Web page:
Welcome to CBE’s Library

Tip: to find an exact phrase or title, enclose it in quotation marks.

Seventeen essays explore how the biblical Miriam, Mary the mother of Jesus, Mary of Bethany, and Mary Magdalene were portrayed in the early Christian era, also touching on Jewish and Muslim interpretations.

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In Threads of Wisdom, Caroline Mendez responds to a vacuum that exists for Christian women in business. There is little opportunity for them to engage with other Christian businesswomen about how to use their God-given abilities in the workplace while at the same time giving expression to their faith.

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In The Making of Biblical Womanhood: How the Subjugation of Women Became Gospel Truth, Beth Allison Barr shares her personal story of rejecting complementarian views on male headship and female submission.

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Wayne Grudem’s commitment to Scripture is to be commended, but his lack of serious engagement with key challenges undermines a work that has been over twenty years in the re-making. Those looking for an evangelical systematic theology that is up-to-date on recent theological and exegetical advances should look elsewhere.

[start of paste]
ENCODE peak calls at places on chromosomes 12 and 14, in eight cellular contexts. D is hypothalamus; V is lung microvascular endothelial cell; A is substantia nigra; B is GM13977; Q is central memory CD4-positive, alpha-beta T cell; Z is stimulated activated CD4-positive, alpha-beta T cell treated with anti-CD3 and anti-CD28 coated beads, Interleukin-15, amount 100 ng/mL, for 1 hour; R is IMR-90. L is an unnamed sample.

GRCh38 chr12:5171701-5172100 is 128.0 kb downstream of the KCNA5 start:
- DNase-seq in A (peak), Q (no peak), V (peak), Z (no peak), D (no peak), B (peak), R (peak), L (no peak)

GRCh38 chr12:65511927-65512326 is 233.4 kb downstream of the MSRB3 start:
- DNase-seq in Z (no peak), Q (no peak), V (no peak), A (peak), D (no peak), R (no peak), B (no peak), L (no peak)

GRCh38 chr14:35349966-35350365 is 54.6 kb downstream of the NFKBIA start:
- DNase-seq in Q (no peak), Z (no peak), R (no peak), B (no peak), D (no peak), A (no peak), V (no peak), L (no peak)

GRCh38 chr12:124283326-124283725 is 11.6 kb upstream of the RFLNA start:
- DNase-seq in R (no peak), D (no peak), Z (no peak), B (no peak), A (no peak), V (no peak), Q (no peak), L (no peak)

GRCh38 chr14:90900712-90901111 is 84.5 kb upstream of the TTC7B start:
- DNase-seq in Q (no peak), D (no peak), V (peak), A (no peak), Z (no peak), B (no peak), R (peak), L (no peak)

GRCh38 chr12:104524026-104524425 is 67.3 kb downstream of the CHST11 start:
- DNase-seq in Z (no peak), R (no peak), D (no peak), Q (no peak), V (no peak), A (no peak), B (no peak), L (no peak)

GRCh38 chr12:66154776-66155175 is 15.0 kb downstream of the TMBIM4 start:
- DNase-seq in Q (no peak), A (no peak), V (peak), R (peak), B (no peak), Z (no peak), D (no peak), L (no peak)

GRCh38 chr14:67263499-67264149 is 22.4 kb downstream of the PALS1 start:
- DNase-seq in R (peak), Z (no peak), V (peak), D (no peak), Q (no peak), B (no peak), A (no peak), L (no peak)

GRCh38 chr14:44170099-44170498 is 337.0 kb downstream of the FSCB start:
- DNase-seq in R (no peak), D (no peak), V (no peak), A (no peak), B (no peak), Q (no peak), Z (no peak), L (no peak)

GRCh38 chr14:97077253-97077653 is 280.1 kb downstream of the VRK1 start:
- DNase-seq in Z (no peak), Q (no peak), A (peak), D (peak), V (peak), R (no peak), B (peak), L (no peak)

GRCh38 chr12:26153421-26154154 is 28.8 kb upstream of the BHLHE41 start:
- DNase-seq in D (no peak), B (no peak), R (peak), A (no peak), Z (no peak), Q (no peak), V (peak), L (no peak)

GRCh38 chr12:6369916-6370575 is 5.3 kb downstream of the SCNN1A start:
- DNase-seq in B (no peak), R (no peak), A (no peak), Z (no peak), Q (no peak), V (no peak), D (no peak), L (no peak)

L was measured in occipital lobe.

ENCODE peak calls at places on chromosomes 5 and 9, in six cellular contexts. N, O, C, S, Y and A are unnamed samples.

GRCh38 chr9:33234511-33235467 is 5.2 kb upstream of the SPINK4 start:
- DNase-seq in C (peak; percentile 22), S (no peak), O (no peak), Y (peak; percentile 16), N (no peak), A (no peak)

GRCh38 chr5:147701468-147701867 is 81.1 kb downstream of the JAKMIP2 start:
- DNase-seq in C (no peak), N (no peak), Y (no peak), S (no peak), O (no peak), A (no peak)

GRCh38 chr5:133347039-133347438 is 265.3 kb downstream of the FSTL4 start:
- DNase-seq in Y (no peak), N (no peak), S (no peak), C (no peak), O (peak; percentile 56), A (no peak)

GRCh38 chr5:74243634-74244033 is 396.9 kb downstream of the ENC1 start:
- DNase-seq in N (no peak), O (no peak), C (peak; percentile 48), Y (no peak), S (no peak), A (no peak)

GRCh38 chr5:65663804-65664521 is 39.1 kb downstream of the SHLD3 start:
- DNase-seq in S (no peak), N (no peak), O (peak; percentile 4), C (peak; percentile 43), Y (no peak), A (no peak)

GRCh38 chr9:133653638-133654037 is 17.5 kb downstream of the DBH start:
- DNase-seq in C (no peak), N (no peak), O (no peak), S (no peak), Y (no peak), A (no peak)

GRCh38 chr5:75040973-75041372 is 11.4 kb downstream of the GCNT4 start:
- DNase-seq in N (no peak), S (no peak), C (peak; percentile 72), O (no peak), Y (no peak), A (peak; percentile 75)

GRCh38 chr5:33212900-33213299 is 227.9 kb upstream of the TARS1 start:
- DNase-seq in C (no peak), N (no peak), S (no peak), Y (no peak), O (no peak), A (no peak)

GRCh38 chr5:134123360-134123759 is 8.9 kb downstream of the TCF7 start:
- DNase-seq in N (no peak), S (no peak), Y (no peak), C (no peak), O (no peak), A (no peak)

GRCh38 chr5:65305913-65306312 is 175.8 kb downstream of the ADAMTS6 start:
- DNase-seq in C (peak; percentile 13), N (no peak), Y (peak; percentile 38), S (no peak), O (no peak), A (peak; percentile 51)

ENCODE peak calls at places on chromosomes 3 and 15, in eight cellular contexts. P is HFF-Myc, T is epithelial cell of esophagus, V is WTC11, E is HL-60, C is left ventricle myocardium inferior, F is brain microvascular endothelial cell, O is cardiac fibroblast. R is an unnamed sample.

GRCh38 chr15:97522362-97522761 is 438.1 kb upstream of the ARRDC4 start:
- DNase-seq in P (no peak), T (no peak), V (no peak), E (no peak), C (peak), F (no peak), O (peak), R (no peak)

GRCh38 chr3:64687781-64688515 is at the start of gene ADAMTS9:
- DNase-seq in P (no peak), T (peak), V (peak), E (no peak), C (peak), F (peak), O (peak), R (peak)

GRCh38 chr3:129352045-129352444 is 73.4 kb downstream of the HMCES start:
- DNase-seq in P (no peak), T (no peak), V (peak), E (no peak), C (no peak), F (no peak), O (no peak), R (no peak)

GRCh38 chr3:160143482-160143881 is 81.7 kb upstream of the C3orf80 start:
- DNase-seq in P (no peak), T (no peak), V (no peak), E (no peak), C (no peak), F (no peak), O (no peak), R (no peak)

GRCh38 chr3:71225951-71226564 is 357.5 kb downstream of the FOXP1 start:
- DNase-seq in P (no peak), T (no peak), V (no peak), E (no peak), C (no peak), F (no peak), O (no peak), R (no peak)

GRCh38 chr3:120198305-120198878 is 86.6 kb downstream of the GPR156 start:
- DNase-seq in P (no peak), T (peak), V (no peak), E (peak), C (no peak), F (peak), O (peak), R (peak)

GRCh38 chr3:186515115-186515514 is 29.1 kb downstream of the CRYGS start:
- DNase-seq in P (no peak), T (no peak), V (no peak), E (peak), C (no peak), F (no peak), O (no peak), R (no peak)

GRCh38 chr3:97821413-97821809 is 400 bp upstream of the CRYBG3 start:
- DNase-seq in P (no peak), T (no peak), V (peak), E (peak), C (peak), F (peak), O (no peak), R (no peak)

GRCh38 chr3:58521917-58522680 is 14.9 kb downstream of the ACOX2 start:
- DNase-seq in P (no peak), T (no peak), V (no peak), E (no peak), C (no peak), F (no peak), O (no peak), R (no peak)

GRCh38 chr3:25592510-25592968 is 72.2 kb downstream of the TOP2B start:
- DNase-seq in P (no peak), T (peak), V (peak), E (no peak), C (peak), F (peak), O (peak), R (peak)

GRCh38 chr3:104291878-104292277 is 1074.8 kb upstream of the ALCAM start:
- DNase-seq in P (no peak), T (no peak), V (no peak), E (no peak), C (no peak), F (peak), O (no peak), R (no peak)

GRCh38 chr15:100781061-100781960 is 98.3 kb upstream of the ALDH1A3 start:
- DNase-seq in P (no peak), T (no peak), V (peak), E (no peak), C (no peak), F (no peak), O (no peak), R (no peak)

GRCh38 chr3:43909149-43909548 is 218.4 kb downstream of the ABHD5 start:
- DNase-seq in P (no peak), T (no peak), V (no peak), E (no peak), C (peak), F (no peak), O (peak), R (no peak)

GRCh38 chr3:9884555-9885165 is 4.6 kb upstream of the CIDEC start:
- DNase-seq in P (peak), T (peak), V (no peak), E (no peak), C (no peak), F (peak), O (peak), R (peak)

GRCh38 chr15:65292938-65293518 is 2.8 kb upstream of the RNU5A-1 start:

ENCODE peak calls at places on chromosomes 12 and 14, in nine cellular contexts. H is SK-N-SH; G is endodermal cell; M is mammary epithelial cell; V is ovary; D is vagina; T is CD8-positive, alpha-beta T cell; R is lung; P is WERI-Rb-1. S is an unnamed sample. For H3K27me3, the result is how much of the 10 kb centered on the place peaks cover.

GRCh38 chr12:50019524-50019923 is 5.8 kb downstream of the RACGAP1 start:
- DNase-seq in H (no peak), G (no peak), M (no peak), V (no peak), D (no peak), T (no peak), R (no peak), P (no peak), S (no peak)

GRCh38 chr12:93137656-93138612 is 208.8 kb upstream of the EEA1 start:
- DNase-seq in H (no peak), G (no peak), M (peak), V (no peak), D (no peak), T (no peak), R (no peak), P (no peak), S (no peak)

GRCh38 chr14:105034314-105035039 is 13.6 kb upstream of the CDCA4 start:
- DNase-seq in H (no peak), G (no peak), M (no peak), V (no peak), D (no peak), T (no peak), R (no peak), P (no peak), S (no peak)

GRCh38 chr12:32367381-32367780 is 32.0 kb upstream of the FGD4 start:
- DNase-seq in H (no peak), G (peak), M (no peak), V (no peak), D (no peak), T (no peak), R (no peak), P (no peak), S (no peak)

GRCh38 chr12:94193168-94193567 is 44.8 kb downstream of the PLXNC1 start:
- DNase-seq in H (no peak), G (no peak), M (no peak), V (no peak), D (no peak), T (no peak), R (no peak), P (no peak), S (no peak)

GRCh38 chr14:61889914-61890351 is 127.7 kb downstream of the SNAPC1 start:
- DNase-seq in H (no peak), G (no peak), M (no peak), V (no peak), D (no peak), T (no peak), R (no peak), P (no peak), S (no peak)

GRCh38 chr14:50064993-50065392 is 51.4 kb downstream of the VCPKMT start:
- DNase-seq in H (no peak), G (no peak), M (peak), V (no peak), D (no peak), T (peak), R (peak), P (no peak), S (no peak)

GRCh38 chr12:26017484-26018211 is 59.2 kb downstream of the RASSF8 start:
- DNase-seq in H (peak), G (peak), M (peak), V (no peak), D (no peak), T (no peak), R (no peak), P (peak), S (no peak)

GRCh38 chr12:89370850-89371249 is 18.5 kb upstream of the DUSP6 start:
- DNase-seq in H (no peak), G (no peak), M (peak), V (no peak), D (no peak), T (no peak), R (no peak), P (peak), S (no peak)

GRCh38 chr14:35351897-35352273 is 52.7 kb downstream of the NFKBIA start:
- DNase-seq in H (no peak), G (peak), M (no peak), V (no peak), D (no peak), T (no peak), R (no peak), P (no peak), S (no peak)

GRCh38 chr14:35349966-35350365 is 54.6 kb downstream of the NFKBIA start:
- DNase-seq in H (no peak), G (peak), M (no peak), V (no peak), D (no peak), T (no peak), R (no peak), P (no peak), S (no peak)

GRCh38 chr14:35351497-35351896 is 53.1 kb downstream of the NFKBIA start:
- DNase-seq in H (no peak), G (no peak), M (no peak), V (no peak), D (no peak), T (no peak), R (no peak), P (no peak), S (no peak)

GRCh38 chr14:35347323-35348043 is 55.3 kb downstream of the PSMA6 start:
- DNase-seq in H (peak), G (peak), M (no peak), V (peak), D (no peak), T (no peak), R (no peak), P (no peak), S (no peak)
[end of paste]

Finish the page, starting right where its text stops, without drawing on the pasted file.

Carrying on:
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The book lives up to its subtitle, A Provocative Guide. . . . Though it has some value, I do not recommend it without reservation, given her methods of interpretation noted above.

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Christian Egalitarian Leadership takes further steps toward broadening the issues (e.g., it is about more than gender) but also focuses on one essential aspect of the thriving of egalitarianism—leadership.

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Tennis does not defend patriarchy. Neither does she defend efforts to rid God of "maleness." Rather, she presents God the Father as a model for earthly fathers.

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Preacher Woman is an academic work, yet it is a must-read for anyone in church leadership who desires to empower women in leadership and is willing to take a critical look at their own church culture.

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Alan Johnson's work on 1 Corinthians is particularly engaging. His reference notes and bibliography provide an entry into further study if desired, all while maintaining an appealing readable style. He deftly bridges the two horizons of the Greco-Roman culture and American culture.

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Jessica Johnson, an anthropologist with no religious affiliation, finds the ethos and orientation at Mars Hill as incarnating “biblical porn” (hence the title of her book).

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